Girls’ sophomore album rocks
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When the latest Girls album, Father, Son, Holy Ghost, was released on Sept. 13, my initial reaction upon listening was a mild confusion. Father, Son, Holy Ghost simultaneously evokes two separate—and contradictory—emotions: familiarity and foreignness. I decided to wait a few weeks before writing a review. Upon further listening, the indie duo’s album has revealed itself to be an emotionally complex work of remarkable sincerity; it is one of the best albums of the year.
Their outstanding debut album, 2008’s Album, and follow up EP Broken Hearts Club were immensely personal works that immediately welcomed the listener. The albums were mostly about love and heartbreak, written in a way that reflected the life experiences of lead singer and songwriter Christopher Owens, but sung with a form of teenage vulnerability that evokes the music of the Beach Boys or Buddy Holly. Before forming Girls, Owens grew up in the Children of God religious cult, seeing his mother prostituted, and eventually ran away in his teens. Playing music was one of the few freedoms afforded to him. After an early adulthood colored by transiency, drug abuse and prostitution himself, he began to take music more seriously and eventually met Chet White, the other half of the band. Knowing Owens’ background only enhances the listening experience, as his work comes across not as an immature naïveté, but as a frank honesty that we all value from our musicians.
The 11 tracks lyrically confront several issues colored by Owens’ life: religion, self-destructive tendencies and his relationship with his mother, but there is still that youthful desire to love and be loved that drives Girls’ music. Album opener “Honey Bunny” is a rollicking surf-rock song that sings of his desire for “a woman who loves me.” It is ambiguous as to whether Owens is referring to a potential lover or his mother.
“Die” is a pleasant surprise, a track unlike any of their past work, abandoning sentimental pop arrangements and earnest songwriting for a hard-driving, heavy metal sound that would not seem out of place on a Motorhead or Guns N’ Roses album (pre-Chinese Democracy, of course). There is no chorus in the song, just three simple verses colored with repetitions of the phrases, “nothing’s gonna be all right” and “all gonna die.” But when sung by Owens’ tortured and vulnerable voice, the emotional impact is not stark, crushing nihilism, but rather an angst borne of frustration with how messed up and unfair life can be sometimes. There is a meandering instrumental at the end of “Die” that acts as a precursor to the rest of the album, and a turn towards more traditional songwriting. Nonetheless, the track reminds you of the seriousness that lurks beneath the innocent baroque pop veneer of Girls’ music.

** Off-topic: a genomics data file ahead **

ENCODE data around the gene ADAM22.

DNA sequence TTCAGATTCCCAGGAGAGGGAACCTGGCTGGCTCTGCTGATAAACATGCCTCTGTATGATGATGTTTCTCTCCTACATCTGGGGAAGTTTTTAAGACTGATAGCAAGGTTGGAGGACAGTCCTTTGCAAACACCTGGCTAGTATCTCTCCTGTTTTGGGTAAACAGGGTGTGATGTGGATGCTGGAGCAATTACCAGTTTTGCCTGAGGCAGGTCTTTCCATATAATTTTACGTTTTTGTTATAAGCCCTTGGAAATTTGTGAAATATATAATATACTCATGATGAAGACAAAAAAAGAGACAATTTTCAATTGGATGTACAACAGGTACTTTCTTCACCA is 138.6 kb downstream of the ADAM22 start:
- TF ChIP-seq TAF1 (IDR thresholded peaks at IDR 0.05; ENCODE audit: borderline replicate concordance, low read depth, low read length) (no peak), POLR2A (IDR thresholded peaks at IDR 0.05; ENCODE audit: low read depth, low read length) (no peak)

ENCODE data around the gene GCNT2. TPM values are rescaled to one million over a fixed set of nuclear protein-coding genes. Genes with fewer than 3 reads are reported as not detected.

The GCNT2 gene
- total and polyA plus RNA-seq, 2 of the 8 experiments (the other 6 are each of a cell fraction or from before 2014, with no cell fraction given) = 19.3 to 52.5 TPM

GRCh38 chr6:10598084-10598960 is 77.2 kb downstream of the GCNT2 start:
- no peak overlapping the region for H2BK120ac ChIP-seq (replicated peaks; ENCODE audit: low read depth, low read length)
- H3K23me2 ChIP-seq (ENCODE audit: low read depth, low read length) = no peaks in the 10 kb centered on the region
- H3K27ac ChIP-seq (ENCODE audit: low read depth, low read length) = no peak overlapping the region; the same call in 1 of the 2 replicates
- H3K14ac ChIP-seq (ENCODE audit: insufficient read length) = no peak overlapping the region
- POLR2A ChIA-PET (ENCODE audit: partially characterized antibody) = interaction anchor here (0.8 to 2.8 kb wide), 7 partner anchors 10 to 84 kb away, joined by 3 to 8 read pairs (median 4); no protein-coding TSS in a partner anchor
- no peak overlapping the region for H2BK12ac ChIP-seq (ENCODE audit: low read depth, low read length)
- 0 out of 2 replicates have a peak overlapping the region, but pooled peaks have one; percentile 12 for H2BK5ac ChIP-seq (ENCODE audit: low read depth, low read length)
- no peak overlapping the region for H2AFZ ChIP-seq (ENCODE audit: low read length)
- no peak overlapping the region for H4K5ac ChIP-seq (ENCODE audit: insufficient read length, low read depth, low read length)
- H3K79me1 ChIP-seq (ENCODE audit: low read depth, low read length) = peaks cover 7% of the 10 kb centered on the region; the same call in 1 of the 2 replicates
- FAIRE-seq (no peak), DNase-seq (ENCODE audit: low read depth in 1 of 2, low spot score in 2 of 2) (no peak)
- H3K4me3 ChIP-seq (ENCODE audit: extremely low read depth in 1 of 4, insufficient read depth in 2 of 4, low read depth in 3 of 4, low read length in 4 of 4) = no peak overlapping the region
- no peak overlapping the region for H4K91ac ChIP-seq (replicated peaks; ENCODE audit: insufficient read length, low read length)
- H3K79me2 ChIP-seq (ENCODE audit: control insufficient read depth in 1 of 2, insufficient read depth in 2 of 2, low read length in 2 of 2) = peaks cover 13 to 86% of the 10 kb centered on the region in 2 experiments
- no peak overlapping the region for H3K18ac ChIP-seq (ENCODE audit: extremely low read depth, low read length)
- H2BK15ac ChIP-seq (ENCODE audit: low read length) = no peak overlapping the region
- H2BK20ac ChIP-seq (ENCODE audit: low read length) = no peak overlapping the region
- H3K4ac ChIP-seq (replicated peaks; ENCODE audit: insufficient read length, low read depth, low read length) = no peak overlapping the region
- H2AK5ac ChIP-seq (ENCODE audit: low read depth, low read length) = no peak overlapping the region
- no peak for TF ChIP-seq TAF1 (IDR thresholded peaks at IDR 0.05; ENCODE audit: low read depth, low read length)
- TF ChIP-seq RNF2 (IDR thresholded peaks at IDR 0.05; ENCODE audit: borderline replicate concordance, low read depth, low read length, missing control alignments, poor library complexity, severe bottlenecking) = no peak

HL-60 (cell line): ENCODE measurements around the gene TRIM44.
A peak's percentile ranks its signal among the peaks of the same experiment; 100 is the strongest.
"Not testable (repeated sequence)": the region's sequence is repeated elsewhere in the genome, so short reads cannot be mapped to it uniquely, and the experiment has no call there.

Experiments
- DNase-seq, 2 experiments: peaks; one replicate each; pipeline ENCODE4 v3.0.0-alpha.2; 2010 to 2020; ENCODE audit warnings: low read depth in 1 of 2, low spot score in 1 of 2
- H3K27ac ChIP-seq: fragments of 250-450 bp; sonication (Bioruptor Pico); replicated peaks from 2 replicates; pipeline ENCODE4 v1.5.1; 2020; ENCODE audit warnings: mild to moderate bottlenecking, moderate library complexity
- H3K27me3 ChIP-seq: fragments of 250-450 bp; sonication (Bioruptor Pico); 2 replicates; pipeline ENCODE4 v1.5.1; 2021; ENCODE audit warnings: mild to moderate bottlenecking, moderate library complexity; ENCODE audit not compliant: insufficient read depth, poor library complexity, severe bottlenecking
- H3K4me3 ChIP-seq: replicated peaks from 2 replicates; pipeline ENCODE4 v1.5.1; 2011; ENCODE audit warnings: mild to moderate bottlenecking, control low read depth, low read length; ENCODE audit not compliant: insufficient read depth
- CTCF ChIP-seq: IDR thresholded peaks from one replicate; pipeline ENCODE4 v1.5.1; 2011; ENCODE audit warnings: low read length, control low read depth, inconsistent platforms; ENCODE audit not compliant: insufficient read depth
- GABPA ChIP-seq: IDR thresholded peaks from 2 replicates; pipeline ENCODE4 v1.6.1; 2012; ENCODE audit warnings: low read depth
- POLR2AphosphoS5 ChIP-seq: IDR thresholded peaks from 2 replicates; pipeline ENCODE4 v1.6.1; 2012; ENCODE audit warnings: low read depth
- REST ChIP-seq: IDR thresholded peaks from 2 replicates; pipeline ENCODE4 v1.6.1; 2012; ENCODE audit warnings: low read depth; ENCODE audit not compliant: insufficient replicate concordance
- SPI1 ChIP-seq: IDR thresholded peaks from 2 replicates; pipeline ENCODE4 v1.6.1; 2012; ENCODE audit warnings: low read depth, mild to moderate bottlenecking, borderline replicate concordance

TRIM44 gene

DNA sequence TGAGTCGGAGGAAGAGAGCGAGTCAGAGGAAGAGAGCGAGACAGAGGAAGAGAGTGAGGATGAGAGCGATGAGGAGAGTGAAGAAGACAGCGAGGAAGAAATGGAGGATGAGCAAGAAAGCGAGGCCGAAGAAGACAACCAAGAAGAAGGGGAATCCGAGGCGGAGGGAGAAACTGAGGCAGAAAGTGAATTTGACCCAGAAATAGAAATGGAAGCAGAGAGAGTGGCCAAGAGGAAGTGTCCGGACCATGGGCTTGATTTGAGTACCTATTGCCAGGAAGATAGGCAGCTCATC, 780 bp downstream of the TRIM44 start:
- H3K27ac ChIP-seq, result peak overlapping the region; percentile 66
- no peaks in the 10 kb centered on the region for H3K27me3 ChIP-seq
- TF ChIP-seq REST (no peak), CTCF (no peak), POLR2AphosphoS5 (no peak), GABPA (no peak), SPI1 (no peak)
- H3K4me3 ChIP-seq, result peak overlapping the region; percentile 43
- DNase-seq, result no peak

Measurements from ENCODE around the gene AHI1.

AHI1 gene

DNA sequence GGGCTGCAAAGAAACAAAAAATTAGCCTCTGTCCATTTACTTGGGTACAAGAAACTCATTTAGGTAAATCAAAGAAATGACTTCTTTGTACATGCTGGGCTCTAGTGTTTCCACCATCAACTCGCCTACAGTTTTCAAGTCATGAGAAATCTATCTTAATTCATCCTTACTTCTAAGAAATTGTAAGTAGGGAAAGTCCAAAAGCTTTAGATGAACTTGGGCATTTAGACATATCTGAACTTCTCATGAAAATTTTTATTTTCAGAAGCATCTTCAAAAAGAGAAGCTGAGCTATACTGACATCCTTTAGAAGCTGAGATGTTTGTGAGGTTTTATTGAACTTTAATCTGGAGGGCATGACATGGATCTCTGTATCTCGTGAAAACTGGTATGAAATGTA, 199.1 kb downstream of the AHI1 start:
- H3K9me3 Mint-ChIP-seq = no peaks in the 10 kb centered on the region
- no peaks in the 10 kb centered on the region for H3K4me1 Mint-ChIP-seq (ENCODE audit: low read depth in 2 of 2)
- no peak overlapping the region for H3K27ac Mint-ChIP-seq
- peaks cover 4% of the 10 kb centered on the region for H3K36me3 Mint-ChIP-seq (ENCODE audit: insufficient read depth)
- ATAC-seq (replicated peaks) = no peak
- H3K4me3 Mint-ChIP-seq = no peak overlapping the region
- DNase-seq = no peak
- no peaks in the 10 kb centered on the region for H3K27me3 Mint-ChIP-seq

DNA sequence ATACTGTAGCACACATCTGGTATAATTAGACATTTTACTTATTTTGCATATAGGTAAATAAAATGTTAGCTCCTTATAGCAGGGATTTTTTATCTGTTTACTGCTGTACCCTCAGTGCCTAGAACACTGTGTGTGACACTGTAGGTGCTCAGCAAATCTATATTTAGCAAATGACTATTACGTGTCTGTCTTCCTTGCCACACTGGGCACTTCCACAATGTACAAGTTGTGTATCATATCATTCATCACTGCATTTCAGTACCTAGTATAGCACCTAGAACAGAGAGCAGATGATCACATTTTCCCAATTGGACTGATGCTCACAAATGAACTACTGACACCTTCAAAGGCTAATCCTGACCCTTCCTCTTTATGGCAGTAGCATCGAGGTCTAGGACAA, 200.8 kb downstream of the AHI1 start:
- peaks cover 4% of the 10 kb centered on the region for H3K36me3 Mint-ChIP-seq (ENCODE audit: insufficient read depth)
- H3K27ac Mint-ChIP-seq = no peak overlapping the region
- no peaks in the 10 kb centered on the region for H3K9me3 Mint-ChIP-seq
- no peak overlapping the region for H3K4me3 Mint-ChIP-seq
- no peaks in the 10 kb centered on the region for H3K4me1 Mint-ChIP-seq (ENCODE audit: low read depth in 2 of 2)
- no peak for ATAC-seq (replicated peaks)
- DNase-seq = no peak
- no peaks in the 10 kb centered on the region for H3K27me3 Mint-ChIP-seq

Lyrically, Girls’ strengths lie in the repetition and emphasis of simple ideas or words that we all know and are familiar with. Even their shortcomings serve to benefit their music. Owens is a gifted songwriter, but his vocal ability is limited. On the higher notes, his voice degenerates to one reminiscent of a (very) poor man’s Elvis Costello, but this weakness only serves to underscore the vulnerability at the core of Girls’ music. Real people don’t express their emotions in perfect pitch, they struggle to find the words, and even when they find the words, they don’t come out the way we always intend.
The three song sequence of “Saying I Love You,” “My Ma” and “Vomit” represents the emotional core at the heart of the album, all of them lyrically direct, but relying on trancelike chants of remarkable emotional intensity. “My Ma” is about loneliness and confusion, and is grounded by Owens’ childlike refrain, “and you my Ma,” injecting the song with a tenderness but also confronting his challenging real-life relationship with his mother. “Vomit” is a rambling, spiritual opus that begins with a longing for love; halfway through the song, Owens’ ragged voice is joined by gospel singers and an organ, all while chanting, “Come in to my heart, my love.” It is not so much a meditation on emotion as it is a prayer to someone whom he cares deeply about.
What sets Father, Son, Holy Ghost apart from Girls’ past work is the step up in maturity. The best song that the duo has produced to this day is “Hellhole Ratrace,” the standout track from Album. It accurately articulates a frustration with heartbreak, and youthful optimism that things would improve. On Father, Son, Holy Ghost, Girls approaches that peak with the song “Forgiveness.” The track starts slow, with a gentle whispering that “nothing’s gonna get any better,” but finishing eight minutes later, an older, mature Owens finally realizes that he “can see so much clearer / When I just close my eyes.” His eyes have witnessed much throughout his life, yet by closing his eyes and reflecting on what he has seen, he actually sees everything in a different light.
What holds the album together is Owens’ openness and willingness to be emotionally vulnerable. Father, Son, Holy Ghost is an exhaustive defense and exultation of the emotions universal to the human condition: love and heartbreak.